Relationship to the First Book is Confusing

I'm not sure what the relationship with "Forever War," is. Another view of human and cultural evolution? It is an interesting story, but sometimes the point of view of who was narrating was awkward.

1 person found this helpful

  • Overall
    3 out of 5 stars
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    4 out of 5 stars
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    2 out of 5 stars

To quote Mr Mackey from South Park, " War is Bad."

I cannot dis a two time Hugo winner. I just expected more.The resolution of our aggresive nature seemed much too simplistic.

1 person found this helpful

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  • Overall
    3 out of 5 stars
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    4 out of 5 stars
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    3 out of 5 stars
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  • Gavin Jones
  • 07-29-15

An Enjoyable Romp

What did you like best about Forever Peace? What did you like least?

The first half of the book. The second half of the book.

What was the most interesting aspect of this story? The least interesting?

The stuff at the beginning. The stuff at the end.

Any additional comments?

If you enjoyed "The Forever War" then I can see no reason why you wouldn't enjoy at least the first half of this book. The second half, although entertaining, just seemed a bit daft. Having said all that, the whole thing was infinitely better than listening to Radio 2 or John Humphrys.

3 people found this helpful

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    5 out of 5 stars
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    5 out of 5 stars
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    5 out of 5 stars
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  • Mr M Letch
  • 04-28-15

A Sci-Fi thriller that reads like a film.

Joe Haldeman, said although this wasn't a direct prequel to The Forever Wars, there's aspects of the story that fit into that universe.

There's three stories interweaving within the book, one of them the military industrial complex and the futility of war, another is a love affair between a couple of different races and ages, and thirdly a threat that could kill us all.

What more do you need from a Thriller!

The reader is fantastic, a voice that is pure Americana with a slightly world weary sardonic tone, that I think references the sense of war weary America that this book portrays.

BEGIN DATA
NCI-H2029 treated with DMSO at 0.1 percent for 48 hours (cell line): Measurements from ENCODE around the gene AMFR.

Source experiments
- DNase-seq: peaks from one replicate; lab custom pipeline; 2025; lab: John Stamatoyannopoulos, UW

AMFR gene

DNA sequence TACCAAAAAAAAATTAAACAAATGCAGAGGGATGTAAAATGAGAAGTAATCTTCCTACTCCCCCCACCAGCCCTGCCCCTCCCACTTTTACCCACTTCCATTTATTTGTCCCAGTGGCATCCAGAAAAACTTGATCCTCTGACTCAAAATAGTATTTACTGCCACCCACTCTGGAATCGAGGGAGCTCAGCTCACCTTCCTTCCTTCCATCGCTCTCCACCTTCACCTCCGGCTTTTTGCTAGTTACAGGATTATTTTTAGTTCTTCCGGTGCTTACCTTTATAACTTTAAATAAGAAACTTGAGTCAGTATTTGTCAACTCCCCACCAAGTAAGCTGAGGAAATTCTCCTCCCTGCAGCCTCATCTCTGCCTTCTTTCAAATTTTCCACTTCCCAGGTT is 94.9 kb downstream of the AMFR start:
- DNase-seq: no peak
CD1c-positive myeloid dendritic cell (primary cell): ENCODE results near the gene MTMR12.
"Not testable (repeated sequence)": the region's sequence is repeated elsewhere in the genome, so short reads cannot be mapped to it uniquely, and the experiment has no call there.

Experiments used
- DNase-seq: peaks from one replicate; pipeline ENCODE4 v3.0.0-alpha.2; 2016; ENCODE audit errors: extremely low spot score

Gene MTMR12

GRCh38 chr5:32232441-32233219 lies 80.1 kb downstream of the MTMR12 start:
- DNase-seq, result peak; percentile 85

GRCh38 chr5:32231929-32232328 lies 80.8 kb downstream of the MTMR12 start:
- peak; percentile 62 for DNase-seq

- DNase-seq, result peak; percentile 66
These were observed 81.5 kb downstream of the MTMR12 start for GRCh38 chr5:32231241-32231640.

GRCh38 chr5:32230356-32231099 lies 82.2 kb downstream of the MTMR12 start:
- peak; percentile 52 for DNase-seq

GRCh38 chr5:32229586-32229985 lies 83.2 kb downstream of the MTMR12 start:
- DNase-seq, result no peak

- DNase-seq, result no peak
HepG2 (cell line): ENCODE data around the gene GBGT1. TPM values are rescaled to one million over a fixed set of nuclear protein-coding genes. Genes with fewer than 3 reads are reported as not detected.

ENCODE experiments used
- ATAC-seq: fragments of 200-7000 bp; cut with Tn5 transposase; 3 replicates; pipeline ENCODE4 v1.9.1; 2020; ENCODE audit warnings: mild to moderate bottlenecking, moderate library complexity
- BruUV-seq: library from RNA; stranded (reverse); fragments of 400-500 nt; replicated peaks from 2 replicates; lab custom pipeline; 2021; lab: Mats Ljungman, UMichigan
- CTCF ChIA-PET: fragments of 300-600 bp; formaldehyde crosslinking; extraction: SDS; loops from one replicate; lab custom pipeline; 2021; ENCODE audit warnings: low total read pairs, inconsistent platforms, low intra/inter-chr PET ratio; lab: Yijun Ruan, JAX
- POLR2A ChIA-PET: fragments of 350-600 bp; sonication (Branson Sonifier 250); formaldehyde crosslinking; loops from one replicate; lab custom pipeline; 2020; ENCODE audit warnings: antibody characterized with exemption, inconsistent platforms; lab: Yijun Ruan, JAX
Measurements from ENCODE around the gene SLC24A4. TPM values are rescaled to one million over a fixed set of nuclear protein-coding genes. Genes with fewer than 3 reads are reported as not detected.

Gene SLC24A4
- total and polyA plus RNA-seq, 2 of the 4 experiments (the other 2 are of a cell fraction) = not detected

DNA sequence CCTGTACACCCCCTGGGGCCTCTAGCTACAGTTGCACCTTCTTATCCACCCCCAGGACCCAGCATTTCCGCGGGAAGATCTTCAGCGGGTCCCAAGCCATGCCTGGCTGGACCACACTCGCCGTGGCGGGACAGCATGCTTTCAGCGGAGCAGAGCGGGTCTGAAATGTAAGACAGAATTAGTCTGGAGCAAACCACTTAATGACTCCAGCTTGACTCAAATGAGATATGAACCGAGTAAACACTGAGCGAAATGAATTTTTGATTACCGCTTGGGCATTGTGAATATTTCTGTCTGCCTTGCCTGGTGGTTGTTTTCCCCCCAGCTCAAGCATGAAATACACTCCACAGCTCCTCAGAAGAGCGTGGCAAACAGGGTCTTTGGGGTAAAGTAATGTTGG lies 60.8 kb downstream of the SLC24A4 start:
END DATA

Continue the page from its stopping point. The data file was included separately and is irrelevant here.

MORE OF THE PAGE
I have a lot of audio books and I regularly come back to this one, knowing what's going to happen before you listen, but it not mattering as you're so immersed in the books universe, says a lot about the quality of the story and the reader.

1 person found this helpful

  • Overall
    2 out of 5 stars
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    3 out of 5 stars
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    2 out of 5 stars
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  • Mikael
  • 07-27-15

Uninteresting

Unlike his first book, this one was completely uninteresting stock scifi-action with scarcely a hint of novelty to it.

1 person found this helpful

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    1 out of 5 stars
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    4 out of 5 stars
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    1 out of 5 stars
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  • Anonymous User
  • 05-18-21

WHAT A LETDOWN.

I listened to Joe Haldaman’s THE FOREVER WAR and really loved it.That’s why I thought FOREVER PEACE would be good also even though there were no Reviews. How wrong I was. I normally am easily pleased when it comes to Audiobooks, I stuck with it though and was 3/4 through when I concluded nope this just doesn’t cut it for me. But in all fairness I listens all the way through, a couple of events did catch my attention but really the only good part was the last 45 minutes. Sorry Joe, not this time Buddy.